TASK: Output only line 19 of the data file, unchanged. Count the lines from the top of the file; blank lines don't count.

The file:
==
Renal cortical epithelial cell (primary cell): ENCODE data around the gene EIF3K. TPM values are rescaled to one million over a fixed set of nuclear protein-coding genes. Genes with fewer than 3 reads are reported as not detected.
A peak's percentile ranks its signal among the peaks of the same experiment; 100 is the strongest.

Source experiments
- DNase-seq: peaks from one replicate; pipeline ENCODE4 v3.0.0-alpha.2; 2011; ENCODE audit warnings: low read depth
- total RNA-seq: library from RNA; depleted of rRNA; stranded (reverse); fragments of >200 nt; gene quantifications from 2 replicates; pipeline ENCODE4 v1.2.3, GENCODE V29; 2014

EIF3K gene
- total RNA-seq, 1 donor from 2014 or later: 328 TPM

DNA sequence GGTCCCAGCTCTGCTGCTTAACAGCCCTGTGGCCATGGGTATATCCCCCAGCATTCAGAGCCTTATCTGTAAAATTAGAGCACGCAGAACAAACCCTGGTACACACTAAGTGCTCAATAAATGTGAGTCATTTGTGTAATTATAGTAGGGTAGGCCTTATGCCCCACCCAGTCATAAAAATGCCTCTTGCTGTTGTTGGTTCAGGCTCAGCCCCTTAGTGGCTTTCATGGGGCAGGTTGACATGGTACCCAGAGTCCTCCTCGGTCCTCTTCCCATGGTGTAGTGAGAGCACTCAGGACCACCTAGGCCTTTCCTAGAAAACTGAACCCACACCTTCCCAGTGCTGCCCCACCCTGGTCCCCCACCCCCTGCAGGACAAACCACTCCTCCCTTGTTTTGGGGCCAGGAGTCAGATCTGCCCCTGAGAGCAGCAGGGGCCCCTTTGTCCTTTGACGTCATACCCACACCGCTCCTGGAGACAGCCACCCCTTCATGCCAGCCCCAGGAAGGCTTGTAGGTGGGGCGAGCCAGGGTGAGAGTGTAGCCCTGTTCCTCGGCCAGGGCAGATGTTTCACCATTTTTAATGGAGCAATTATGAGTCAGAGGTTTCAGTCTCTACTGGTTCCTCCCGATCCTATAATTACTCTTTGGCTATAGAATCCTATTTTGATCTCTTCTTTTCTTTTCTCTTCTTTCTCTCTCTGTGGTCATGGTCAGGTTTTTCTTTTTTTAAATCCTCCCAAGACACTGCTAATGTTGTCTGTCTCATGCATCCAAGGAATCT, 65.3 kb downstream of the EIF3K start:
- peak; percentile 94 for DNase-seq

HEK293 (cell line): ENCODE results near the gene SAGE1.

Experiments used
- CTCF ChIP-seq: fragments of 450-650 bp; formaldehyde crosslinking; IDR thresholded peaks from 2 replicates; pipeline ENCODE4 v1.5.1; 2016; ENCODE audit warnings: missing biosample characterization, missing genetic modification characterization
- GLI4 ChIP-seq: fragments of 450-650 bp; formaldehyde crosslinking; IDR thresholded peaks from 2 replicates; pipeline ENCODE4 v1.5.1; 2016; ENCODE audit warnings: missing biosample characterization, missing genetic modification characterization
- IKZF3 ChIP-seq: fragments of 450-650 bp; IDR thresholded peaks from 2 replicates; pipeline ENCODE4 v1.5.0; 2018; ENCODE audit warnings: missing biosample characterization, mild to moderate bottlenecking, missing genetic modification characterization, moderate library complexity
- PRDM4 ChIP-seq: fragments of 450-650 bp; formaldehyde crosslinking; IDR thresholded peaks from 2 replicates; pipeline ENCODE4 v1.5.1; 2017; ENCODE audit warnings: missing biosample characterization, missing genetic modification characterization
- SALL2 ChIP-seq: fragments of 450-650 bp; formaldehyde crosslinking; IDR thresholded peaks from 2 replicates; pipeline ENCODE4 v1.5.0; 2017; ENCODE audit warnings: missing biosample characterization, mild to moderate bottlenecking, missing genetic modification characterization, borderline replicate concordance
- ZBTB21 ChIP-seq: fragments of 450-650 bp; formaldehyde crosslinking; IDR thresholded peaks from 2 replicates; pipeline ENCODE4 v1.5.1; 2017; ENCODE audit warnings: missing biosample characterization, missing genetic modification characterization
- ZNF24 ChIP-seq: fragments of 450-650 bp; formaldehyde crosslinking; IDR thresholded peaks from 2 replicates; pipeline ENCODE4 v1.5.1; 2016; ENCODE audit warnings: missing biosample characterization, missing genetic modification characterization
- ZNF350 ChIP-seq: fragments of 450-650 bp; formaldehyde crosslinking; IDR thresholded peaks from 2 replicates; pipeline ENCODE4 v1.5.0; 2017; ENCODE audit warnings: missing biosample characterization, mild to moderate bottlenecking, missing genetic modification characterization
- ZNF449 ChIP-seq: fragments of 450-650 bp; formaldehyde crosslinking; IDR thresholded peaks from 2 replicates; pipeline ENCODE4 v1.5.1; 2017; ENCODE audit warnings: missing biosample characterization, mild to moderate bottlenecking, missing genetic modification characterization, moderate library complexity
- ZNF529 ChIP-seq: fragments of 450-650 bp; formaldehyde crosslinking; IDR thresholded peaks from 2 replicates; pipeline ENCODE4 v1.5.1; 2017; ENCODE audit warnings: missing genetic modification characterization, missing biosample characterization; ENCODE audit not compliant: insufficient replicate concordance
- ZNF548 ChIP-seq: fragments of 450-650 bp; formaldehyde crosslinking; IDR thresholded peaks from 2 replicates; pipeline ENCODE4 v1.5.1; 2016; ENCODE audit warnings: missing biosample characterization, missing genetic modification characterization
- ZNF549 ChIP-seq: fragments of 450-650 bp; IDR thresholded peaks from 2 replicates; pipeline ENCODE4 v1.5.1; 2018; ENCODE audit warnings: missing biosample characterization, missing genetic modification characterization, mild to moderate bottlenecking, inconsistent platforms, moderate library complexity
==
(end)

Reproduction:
- ZNF350 ChIP-seq: fragments of 450-650 bp; formaldehyde crosslinking; IDR thresholded peaks from 2 replicates; pipeline ENCODE4 v1.5.0; 2017; ENCODE audit warnings: missing biosample characterization, mild to moderate bottlenecking, missing genetic modification characterization